By Jaya Ramachandran
Ahead of the virtual Global Vaccine Summit on June 4 in London, the World Health Organization WHO), UNICEF and Gavi, the Vaccine Alliance, have warned that COVID 19 is disrupting life-saving immunization services around the world. Consequently, millions of children – in rich and poor countries alike – are faced with the risk of diseases like diphtheria, measles and polio.
Data collected by the WHO, UNICEF, Gavi and the Sabin Vaccine Institute indicate that the provision of routine immunization services is substantially hindered in at least 68 countries, threatening to affect approximately 80 million children under the age of one living in these countries.
“Immunization is one of the most powerful and fundamental disease prevention tools in the history of public health,” said WHO Director-General Dr Tedros Adhanom Ghebreyesus. “Disruption to immunization programmes from the COVID-19 pandemic threatens to unwind decades of progress against vaccine-preventable diseases like measles,” he added.
Routine immunization of children disrupted
According to WHO, routine childhood immunization services have been disrupted on a global scale that may be unprecedented since the inception of expanded programs on immunization (EPI) in the 1970s. More than half (53%) of the 129 countries where data were available reported moderate-to-severe disruptions, or a total suspension of vaccination services during March-April 2020.
The reasons for disrupted services vary. Some parents are reluctant to leave home because of restrictions on movement, lack of information or because they fear infection with the COVID-19 virus. And many health workers are unavailable because of restrictions on travel, or redeployment to COVID response duties, as well as a lack of protective equipment.
“More children in more countries are now protected against more vaccine-preventable diseases than at any point in history,” said Dr. Seth Berkley, Gavi CEO. “Due to COVID-19 this immense progress is now under threat, risking the resurgence of diseases like measles and polio. Not only will maintaining immunization programmes prevent more outbreaks, it will also ensure we have the infrastructure we need to roll out an eventual COVID-19 vaccine on a global scale.”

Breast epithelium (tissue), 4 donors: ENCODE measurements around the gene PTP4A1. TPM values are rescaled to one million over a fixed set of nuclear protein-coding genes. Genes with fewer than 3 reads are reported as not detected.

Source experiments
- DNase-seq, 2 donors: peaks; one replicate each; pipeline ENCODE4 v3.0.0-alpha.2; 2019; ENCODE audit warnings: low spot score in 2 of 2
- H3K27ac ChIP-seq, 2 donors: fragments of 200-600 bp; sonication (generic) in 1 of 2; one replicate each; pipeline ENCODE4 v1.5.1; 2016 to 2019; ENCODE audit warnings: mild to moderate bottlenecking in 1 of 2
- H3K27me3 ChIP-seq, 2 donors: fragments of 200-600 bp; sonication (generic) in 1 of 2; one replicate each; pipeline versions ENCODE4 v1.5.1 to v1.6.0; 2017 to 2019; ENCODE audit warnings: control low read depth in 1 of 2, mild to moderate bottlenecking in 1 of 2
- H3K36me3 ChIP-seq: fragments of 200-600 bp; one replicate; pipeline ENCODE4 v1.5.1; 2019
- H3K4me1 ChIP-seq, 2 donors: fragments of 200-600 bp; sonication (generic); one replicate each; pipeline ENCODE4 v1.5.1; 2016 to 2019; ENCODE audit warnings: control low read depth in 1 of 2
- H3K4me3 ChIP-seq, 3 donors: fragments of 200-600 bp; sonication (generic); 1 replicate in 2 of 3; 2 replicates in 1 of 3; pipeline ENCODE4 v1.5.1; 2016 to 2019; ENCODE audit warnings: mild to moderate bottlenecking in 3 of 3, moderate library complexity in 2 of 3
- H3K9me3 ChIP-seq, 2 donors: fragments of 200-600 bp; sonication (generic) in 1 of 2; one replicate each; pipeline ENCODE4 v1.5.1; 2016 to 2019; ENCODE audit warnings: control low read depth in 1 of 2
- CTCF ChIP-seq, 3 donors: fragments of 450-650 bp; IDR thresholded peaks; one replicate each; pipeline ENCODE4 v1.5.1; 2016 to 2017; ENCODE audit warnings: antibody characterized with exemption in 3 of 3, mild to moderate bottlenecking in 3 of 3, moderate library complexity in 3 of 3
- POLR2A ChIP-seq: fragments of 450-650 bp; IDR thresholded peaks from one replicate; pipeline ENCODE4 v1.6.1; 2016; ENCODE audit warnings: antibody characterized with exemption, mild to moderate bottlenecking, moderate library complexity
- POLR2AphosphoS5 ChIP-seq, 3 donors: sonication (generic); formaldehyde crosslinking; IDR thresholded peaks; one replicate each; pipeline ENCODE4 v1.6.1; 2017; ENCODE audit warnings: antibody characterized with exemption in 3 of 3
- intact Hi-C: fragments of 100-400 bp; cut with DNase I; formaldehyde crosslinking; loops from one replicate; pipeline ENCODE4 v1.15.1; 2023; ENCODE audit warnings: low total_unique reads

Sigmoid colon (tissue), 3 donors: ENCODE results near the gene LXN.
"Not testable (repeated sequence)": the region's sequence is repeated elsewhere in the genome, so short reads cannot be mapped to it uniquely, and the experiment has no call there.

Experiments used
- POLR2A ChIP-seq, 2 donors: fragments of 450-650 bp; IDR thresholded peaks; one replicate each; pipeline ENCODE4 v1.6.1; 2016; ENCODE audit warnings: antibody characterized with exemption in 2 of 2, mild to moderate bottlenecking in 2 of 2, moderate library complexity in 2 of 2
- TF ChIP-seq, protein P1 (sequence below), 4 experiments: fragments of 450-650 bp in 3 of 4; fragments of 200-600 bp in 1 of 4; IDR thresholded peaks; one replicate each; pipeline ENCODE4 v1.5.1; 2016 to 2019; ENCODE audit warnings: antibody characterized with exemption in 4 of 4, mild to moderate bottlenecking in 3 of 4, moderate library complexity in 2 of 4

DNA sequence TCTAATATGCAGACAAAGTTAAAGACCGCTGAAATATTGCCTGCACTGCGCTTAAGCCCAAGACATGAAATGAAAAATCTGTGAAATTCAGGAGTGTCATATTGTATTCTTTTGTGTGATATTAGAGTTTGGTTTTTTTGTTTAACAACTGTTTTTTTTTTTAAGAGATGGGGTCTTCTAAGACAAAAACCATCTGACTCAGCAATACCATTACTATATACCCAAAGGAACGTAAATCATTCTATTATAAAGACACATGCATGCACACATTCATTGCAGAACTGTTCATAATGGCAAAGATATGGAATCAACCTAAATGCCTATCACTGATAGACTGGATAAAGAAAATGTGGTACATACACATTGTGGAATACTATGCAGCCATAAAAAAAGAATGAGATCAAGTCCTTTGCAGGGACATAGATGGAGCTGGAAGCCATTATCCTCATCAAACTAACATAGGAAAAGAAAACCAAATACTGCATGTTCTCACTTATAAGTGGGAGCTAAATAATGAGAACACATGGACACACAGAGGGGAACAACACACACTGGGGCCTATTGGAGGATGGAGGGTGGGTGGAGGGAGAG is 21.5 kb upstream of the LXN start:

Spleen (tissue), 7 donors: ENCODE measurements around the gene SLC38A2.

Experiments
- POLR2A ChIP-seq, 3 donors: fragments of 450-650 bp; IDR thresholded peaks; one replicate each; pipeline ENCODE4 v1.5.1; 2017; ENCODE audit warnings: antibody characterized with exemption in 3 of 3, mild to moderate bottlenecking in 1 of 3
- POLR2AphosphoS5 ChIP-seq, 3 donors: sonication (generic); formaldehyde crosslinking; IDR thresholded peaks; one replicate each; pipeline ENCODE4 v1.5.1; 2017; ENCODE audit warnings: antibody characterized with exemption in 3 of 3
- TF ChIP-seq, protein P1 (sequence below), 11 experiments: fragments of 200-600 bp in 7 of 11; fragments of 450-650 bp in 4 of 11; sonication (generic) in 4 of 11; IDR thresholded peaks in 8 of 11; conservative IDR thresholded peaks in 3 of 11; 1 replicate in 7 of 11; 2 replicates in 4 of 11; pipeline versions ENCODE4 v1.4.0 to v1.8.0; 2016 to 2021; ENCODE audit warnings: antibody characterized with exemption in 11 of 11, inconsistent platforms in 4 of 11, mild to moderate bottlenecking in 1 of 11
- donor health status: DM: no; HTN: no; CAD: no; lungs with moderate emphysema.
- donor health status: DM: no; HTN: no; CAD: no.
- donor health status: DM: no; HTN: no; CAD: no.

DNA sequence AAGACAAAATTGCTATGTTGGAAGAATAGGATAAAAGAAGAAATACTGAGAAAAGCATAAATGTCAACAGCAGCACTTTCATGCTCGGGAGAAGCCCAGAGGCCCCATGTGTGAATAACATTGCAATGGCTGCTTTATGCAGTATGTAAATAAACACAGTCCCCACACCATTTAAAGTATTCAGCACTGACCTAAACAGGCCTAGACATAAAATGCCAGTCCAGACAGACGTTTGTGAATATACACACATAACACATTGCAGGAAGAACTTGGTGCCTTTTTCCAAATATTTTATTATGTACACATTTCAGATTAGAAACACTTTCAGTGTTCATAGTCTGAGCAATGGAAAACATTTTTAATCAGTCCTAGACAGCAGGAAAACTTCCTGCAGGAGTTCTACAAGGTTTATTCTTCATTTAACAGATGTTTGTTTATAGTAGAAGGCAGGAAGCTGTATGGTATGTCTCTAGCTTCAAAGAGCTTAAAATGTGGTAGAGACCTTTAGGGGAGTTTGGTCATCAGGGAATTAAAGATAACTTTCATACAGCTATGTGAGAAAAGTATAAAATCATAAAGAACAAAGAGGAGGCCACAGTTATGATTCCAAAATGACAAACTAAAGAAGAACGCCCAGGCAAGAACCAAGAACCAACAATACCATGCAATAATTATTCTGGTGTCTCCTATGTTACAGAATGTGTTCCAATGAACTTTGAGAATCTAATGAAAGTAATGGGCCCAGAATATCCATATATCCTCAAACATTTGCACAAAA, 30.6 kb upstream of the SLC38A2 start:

Another reason exacerbating the situation, UNICEF has reported, are transport delays that are causing. a substantial delay in planned vaccine deliveries due to the lockdown measures and the ensuing decline in commercial flights and limited availability of charters. To help mitigate this, UNICEF is appealing to governments, the private sector, the airline industry, and others, to free up freight space at an affordable cost for these life-saving vaccines.
Gavi recently signed an agreement with UNICEF to provide advance funding to cover increased freight costs for delivery of vaccines, in light of the reduced number of commercial flights available for transport.
UNICEF Executive Director Henrietta Fore said: “We cannot let our fight against one disease come at the expense of long-term progress in our fight against other diseases.” She added: “We have effective vaccines against measles, polio and cholera. While circumstances may require us to temporarily pause some immunization efforts, these immunizations must restart as soon as possible, or we risk exchanging one deadly outbreak for another.”
Mass immunization campaigns temporarily disrupted
Meanwhile, says WHO, many countries have temporarily and justifiably suspended preventive mass vaccination campaigns against diseases like cholera, measles, meningitis, polio, tetanus, typhoid and yellow fever, due to risk of transmission and the need to maintain physical distancing during the early stages of the COVID-19 pandemic.
Measles and polio vaccination campaigns, in particular, have been badly hit, with measles campaigns suspended in 27 countries and polio campaigns put on hold in 38 countries. At least 24 million people in 21 Gavi-supported lower-income countries are at risk of missing out on vaccines against polio, measles, typhoid, yellow fever, cholera, rotavirus, HPV, meningitis A and rubella due to postponed campaigns and introductions of new vaccines.
In late March, concerned that mass gatherings for vaccination campaigns would enflame transmission of COVID-19 WHO recommended countries to temporarily suspend preventive campaigns while assessments of risk, and effective measures for reducing COVID virus transmission were established.
WHO has since monitored the situation and has now issued advice to help countries determine how and when to resume mass vaccination campaigns. The guidance notes that countries will need to make specific risk assessments based on the local dynamics of COVID-19 transmission, the health system capacities, and the public health benefit of conducting preventive and outbreak response vaccination campaigns.
Based on this guidance, and following growing concerns about increasing transmission of polio, the Global Polio Eradication Initiative (GPEI), is advising countries to start planning for the safe resumption of polio vaccination campaigns, especially in polio high-risk countries.
Despite the challenges, notes WHO, several countries are making special efforts to continue immunization. Uganda is ensuring that immunization services continue along with other essential health services, even funding transportation to ensure outreach activities. And in Lao PDR, despite a national lockdown imposed in March, routine immunization in fixed sites continued with physical distancing measures in place.